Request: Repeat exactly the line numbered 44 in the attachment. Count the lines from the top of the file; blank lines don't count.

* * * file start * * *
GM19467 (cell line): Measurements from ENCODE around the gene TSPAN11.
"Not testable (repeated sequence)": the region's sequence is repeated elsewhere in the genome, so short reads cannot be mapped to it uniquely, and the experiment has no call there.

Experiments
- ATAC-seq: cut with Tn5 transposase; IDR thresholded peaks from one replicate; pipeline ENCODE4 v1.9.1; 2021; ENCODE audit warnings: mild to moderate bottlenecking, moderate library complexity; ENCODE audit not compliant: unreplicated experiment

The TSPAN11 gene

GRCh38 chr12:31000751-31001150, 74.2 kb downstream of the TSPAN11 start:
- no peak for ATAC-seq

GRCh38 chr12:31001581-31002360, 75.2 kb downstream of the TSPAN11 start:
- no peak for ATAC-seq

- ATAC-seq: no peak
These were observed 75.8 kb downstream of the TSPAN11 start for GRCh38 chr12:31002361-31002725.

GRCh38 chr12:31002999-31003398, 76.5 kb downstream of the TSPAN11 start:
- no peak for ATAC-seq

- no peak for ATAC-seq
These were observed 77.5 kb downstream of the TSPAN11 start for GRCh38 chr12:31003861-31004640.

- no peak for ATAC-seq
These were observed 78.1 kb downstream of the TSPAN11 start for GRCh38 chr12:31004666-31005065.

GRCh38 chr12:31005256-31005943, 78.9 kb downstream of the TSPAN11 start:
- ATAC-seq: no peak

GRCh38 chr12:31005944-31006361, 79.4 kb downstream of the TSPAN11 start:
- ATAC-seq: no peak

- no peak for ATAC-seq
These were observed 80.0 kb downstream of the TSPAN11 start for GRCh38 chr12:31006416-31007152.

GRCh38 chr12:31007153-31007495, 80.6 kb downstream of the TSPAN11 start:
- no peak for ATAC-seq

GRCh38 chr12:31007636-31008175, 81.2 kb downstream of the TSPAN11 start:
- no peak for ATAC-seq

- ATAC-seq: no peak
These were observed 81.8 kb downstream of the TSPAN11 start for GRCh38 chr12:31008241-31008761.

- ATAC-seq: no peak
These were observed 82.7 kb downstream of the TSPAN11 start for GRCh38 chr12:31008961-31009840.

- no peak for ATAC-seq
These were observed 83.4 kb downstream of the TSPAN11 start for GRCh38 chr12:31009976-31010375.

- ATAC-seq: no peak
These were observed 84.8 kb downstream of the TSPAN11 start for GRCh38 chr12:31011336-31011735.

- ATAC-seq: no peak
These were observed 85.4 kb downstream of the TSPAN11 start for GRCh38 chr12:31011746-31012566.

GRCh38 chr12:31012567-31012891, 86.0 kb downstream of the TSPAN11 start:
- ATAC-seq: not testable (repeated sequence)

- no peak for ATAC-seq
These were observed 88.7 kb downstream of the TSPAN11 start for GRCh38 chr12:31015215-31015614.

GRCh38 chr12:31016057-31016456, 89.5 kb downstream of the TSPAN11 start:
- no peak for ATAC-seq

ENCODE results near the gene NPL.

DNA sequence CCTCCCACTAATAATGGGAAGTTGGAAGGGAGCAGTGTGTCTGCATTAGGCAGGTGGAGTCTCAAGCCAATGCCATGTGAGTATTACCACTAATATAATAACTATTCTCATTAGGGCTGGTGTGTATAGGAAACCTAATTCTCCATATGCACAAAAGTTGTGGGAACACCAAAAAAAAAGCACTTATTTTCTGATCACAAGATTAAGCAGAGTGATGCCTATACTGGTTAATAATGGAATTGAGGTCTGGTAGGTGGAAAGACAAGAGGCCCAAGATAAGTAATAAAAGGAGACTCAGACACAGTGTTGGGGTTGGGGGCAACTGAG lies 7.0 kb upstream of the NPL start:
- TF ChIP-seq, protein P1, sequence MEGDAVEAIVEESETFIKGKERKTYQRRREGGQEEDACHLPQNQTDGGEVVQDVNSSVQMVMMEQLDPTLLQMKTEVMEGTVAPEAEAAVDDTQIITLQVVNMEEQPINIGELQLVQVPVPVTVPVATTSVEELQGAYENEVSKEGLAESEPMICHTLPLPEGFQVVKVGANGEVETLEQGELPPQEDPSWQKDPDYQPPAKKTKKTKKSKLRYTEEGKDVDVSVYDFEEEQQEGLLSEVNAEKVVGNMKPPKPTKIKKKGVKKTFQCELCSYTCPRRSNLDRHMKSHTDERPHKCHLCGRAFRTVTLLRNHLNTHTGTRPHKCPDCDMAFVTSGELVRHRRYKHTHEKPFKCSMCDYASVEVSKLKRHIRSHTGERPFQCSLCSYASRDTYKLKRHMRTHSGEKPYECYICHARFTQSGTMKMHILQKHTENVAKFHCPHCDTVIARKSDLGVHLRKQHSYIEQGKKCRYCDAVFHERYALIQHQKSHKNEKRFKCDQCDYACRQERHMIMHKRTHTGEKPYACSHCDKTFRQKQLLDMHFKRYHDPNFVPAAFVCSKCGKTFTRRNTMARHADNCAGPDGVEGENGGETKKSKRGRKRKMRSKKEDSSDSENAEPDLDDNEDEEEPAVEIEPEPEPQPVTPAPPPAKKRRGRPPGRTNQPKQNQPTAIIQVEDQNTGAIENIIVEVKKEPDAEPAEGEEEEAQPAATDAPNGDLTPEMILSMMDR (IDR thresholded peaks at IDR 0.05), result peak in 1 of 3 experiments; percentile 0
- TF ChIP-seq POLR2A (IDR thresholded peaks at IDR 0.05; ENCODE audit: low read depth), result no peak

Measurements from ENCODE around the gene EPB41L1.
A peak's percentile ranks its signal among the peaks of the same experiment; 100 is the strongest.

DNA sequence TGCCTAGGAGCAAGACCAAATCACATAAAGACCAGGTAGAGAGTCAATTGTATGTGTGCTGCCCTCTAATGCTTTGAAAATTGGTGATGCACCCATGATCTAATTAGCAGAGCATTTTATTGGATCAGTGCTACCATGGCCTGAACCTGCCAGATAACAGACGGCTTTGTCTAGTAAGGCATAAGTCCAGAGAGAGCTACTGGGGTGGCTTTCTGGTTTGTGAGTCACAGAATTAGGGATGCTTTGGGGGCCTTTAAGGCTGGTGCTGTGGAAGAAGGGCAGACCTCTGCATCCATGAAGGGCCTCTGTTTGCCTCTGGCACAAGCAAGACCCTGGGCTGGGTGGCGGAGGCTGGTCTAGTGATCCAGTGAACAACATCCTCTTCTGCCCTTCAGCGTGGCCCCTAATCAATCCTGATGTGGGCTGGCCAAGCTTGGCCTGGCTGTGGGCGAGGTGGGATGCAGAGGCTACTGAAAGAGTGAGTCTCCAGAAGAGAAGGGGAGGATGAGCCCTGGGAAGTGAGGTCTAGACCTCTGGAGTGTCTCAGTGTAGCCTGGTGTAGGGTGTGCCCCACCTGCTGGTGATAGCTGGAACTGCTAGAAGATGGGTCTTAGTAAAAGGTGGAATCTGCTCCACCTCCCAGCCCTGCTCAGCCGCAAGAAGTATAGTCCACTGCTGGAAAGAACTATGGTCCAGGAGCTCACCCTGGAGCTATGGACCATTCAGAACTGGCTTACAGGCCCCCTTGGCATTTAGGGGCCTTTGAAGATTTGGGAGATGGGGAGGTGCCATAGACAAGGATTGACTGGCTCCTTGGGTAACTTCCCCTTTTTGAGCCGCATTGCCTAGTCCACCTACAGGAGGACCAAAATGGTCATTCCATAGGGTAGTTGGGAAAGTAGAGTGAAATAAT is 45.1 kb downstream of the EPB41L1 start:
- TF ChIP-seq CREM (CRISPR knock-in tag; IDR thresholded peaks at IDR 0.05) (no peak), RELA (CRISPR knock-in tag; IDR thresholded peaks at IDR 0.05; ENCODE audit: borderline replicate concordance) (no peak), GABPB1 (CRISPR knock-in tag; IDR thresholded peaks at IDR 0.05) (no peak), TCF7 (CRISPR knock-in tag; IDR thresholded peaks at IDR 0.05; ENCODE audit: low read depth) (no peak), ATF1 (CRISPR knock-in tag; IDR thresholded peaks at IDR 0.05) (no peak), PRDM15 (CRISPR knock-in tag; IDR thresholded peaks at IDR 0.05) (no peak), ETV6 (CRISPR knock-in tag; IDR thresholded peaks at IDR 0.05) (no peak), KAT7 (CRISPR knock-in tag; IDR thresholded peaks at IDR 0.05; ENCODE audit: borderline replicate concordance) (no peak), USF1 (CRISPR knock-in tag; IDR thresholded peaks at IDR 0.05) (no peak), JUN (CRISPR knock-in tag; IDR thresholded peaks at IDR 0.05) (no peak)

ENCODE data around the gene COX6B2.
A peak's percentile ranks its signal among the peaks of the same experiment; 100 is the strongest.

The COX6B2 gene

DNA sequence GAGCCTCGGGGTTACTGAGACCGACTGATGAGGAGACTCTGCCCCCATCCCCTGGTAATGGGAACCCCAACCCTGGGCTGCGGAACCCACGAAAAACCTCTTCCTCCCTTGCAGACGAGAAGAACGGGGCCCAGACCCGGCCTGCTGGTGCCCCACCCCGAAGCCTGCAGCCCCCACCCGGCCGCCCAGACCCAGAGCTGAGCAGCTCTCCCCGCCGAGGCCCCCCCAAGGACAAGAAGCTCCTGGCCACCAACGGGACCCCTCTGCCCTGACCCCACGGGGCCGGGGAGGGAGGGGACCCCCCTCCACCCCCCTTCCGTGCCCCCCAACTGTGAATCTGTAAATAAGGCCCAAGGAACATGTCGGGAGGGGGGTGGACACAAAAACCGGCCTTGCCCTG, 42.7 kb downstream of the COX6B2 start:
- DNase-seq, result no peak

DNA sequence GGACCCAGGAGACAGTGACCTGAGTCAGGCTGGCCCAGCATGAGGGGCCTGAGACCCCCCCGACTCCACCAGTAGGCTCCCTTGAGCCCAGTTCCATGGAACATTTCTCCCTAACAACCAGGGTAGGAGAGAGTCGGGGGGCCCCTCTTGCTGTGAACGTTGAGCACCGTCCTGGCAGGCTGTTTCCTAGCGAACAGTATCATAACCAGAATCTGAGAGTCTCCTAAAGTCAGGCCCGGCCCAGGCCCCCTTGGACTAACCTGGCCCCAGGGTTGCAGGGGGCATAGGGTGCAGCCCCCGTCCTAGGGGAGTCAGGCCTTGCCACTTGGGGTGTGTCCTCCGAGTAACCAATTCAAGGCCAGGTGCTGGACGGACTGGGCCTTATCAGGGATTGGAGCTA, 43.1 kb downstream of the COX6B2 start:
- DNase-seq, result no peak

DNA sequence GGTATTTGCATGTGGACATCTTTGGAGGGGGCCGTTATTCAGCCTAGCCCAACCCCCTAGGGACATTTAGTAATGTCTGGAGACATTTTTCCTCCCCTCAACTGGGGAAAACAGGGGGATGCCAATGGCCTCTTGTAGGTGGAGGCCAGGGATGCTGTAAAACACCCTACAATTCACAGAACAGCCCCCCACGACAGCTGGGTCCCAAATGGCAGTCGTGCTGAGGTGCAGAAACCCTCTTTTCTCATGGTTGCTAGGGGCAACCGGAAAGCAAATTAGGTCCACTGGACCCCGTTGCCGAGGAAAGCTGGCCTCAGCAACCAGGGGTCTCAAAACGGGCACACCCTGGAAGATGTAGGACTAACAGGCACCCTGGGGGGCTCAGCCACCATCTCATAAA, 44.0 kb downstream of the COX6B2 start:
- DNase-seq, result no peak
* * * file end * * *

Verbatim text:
ENCODE results near the gene NPL.